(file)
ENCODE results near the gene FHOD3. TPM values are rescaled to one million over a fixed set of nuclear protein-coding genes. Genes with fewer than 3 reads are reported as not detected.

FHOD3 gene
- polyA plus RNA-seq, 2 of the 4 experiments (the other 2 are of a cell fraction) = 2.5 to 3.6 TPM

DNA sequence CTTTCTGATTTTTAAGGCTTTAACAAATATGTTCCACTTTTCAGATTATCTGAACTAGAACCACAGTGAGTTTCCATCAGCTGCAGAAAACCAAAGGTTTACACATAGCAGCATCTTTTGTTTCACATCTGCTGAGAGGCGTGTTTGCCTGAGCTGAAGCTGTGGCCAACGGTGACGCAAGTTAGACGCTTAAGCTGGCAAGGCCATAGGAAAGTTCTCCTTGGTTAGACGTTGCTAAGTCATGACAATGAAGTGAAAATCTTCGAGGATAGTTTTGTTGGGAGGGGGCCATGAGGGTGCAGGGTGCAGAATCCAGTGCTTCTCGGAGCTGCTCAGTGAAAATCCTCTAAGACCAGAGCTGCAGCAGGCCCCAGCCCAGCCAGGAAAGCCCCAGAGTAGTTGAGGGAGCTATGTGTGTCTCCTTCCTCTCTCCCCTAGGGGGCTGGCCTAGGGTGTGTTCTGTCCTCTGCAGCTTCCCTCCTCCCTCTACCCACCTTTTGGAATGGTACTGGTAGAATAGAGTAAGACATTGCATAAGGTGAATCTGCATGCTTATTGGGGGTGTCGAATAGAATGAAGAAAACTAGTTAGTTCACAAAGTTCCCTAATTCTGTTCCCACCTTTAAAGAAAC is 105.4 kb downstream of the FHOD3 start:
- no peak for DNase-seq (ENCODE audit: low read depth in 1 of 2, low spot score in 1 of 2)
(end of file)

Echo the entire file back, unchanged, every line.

ENCODE results near the gene FHOD3. TPM values are rescaled to one million over a fixed set of nuclear protein-coding genes. Genes with fewer than 3 reads are reported as not detected.

FHOD3 gene
- polyA plus RNA-seq, 2 of the 4 experiments (the other 2 are of a cell fraction) = 2.5 to 3.6 TPM

DNA sequence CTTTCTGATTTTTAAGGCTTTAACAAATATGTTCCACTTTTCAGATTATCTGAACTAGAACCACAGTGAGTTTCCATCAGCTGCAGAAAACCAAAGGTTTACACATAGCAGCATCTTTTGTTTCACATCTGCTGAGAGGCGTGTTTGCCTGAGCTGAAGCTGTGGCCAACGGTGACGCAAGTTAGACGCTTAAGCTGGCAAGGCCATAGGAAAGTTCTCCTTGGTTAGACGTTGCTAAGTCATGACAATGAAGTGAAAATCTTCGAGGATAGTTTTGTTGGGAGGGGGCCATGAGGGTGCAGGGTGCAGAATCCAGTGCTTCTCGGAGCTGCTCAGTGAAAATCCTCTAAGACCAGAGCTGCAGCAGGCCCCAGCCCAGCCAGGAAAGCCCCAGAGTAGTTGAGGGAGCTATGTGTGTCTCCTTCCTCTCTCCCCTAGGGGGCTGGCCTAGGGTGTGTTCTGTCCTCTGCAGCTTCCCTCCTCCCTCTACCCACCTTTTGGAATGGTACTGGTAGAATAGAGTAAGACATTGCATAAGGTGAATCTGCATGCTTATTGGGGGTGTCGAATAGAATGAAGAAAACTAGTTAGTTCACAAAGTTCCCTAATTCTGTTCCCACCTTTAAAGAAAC is 105.4 kb downstream of the FHOD3 start:
- no peak for DNase-seq (ENCODE audit: low read depth in 1 of 2, low spot score in 1 of 2)